Digital and Media Literacy in the National Curriculum

This article was written for inclusion in the transcript of a Westminster Forum conference on fake news

Fake news

Where does the issue of ‘fake news’ appear in the National Curriculum in England? Short answer: it doesn’t. A more considered answer is that it is implied in the wording of the Programme of Study for Computing, which is a compulsory subject.

For example, in the introductory section entitled ‘Purpose of Study’, we are told that:

“Computing also ensures that pupils become digitally literate – able to use, and express themselves and develop their ideas through, information and communication technology – at a level suitable for the future workplace and as active participants in a digital world.”

It is also implied in the specific contents lists for the different key stages.

For example, in Key Stage 3 the specification states:

“recognise inappropriate content”.

However, there can be no doubt that the emphasis in Computing is on the computer science aspects of the subject, as may be seen by how much ‘coding’ is promoted, not just for school children, but for everyone.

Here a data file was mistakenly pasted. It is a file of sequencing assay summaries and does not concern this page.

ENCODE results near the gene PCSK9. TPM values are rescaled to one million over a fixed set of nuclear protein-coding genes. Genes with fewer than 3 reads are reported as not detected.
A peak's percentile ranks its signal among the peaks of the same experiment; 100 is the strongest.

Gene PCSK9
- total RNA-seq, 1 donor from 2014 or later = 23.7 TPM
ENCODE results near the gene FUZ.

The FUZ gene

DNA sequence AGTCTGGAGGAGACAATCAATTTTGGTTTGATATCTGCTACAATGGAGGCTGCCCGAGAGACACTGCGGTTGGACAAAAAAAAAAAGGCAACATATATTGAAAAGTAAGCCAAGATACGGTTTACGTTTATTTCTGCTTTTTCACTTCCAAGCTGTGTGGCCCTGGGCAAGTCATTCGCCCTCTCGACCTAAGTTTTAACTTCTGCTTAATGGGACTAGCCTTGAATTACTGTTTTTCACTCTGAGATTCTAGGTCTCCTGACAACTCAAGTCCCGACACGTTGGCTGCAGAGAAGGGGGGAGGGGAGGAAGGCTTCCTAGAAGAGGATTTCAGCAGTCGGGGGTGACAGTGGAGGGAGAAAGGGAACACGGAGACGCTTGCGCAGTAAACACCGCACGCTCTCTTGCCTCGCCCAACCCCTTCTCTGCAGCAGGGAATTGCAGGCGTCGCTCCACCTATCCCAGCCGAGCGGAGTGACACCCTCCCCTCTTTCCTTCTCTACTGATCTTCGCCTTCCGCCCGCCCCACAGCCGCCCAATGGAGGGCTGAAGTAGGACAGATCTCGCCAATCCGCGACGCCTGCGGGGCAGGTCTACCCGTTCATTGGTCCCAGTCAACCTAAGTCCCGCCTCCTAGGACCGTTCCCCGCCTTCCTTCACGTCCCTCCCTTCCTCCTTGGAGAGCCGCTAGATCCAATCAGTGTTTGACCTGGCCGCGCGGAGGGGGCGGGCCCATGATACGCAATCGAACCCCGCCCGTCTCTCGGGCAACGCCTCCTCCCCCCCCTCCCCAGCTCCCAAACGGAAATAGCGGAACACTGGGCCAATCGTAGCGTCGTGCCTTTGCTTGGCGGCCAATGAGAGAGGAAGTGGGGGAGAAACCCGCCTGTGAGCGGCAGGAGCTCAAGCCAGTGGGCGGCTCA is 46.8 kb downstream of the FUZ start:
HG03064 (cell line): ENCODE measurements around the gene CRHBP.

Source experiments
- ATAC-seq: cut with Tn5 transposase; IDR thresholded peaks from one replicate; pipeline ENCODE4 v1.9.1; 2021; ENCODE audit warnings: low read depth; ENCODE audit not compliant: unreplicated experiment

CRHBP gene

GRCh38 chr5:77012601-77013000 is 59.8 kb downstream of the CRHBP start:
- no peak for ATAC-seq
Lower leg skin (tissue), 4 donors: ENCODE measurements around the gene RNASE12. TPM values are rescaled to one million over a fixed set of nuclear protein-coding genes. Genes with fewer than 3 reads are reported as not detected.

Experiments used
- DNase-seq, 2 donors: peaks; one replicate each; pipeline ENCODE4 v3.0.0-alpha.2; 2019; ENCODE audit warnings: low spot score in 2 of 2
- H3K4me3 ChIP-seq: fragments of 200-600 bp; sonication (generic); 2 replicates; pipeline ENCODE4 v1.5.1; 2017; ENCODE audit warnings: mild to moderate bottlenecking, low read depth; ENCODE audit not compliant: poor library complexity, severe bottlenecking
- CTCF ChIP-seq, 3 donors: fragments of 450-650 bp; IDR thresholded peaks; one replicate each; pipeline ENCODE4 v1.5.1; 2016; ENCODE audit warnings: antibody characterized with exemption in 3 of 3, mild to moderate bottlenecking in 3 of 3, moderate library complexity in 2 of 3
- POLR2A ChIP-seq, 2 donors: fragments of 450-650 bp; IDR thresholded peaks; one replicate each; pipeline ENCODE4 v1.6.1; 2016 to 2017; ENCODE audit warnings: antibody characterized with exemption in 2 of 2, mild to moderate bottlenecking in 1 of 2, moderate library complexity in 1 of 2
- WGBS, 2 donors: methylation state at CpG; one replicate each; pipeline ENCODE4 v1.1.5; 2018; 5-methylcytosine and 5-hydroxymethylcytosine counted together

Despite this imbalance, many schools do teach online safety in all its forms, including the phenomenon of fake news.

Although some might say that fake news should be mentioned explicitly in the Computing Programme of Study, that would serve only to restrict the scope of the subject. The term ‘inappropriate content’ is so generic that it covers pornography, racism, fake news and anything else that may come along in the future.

In an ideal world, the English Programme of Study would be revised to explicitly include such skills as evaluating digital content, but that is unlikely to happen in the near future.

A practical way forward would be for media and other organisations to do two things:

One, make available a range of resources that teachers can easily and freely use to teach children about fake news.

Two, to relate the resources explicitly to statements in the Computing (or indeed any other) Programme of Study. The pressures on schools and teachers these days is such that if something is not seen to count towards league tables, it stands a very low chance of being taught. Whether that is a healthy situation for our education system to find itself in is a topic for a much wider debate.